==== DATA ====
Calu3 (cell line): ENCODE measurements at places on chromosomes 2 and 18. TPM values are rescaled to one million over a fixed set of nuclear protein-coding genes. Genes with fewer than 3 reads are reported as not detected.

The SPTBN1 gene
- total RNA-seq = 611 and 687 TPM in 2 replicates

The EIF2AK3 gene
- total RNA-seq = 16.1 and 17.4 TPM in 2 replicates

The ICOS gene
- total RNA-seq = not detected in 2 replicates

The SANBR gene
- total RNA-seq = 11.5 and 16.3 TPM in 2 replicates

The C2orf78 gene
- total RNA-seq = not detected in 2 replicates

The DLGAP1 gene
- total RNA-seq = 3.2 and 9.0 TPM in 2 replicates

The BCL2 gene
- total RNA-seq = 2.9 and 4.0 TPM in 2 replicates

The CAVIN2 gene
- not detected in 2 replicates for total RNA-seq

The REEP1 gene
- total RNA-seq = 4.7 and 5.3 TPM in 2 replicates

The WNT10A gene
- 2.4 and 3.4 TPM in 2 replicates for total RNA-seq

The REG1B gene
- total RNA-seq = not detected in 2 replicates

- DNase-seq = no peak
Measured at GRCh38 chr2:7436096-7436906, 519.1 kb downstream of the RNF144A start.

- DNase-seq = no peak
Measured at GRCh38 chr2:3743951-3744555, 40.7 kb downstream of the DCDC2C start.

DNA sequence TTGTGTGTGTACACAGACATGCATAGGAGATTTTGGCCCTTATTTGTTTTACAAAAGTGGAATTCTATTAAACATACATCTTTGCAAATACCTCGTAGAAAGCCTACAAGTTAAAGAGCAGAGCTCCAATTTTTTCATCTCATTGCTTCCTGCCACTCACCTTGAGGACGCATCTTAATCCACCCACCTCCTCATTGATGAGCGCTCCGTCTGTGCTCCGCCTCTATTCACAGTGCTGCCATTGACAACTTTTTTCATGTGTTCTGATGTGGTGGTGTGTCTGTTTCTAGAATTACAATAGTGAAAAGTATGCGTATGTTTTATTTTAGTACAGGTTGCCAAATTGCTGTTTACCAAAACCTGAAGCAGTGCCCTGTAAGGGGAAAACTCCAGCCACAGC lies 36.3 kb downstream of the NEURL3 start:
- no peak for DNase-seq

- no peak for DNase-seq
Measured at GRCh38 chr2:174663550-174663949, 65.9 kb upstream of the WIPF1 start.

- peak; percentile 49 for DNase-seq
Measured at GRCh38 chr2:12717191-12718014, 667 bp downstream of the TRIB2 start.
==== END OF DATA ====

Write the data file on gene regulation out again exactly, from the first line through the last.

Calu3 (cell line): ENCODE measurements at places on chromosomes 2 and 18. TPM values are rescaled to one million over a fixed set of nuclear protein-coding genes. Genes with fewer than 3 reads are reported as not detected.

The SPTBN1 gene
- total RNA-seq = 611 and 687 TPM in 2 replicates

The EIF2AK3 gene
- total RNA-seq = 16.1 and 17.4 TPM in 2 replicates

The ICOS gene
- total RNA-seq = not detected in 2 replicates

The SANBR gene
- total RNA-seq = 11.5 and 16.3 TPM in 2 replicates

The C2orf78 gene
- total RNA-seq = not detected in 2 replicates

The DLGAP1 gene
- total RNA-seq = 3.2 and 9.0 TPM in 2 replicates

The BCL2 gene
- total RNA-seq = 2.9 and 4.0 TPM in 2 replicates

The CAVIN2 gene
- not detected in 2 replicates for total RNA-seq

The REEP1 gene
- total RNA-seq = 4.7 and 5.3 TPM in 2 replicates

The WNT10A gene
- 2.4 and 3.4 TPM in 2 replicates for total RNA-seq

The REG1B gene
- total RNA-seq = not detected in 2 replicates

- DNase-seq = no peak
Measured at GRCh38 chr2:7436096-7436906, 519.1 kb downstream of the RNF144A start.

- DNase-seq = no peak
Measured at GRCh38 chr2:3743951-3744555, 40.7 kb downstream of the DCDC2C start.

DNA sequence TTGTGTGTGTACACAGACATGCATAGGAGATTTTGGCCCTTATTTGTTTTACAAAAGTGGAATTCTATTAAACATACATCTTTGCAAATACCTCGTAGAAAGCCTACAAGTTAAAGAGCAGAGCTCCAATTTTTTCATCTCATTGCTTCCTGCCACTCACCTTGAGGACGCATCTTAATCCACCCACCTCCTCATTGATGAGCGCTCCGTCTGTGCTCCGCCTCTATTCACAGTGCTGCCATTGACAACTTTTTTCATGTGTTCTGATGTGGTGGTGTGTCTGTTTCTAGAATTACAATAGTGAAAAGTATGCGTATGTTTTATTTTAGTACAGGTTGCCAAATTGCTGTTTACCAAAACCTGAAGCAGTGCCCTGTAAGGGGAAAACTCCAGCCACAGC lies 36.3 kb downstream of the NEURL3 start:
- no peak for DNase-seq

- no peak for DNase-seq
Measured at GRCh38 chr2:174663550-174663949, 65.9 kb upstream of the WIPF1 start.

- peak; percentile 49 for DNase-seq
Measured at GRCh38 chr2:12717191-12718014, 667 bp downstream of the TRIB2 start.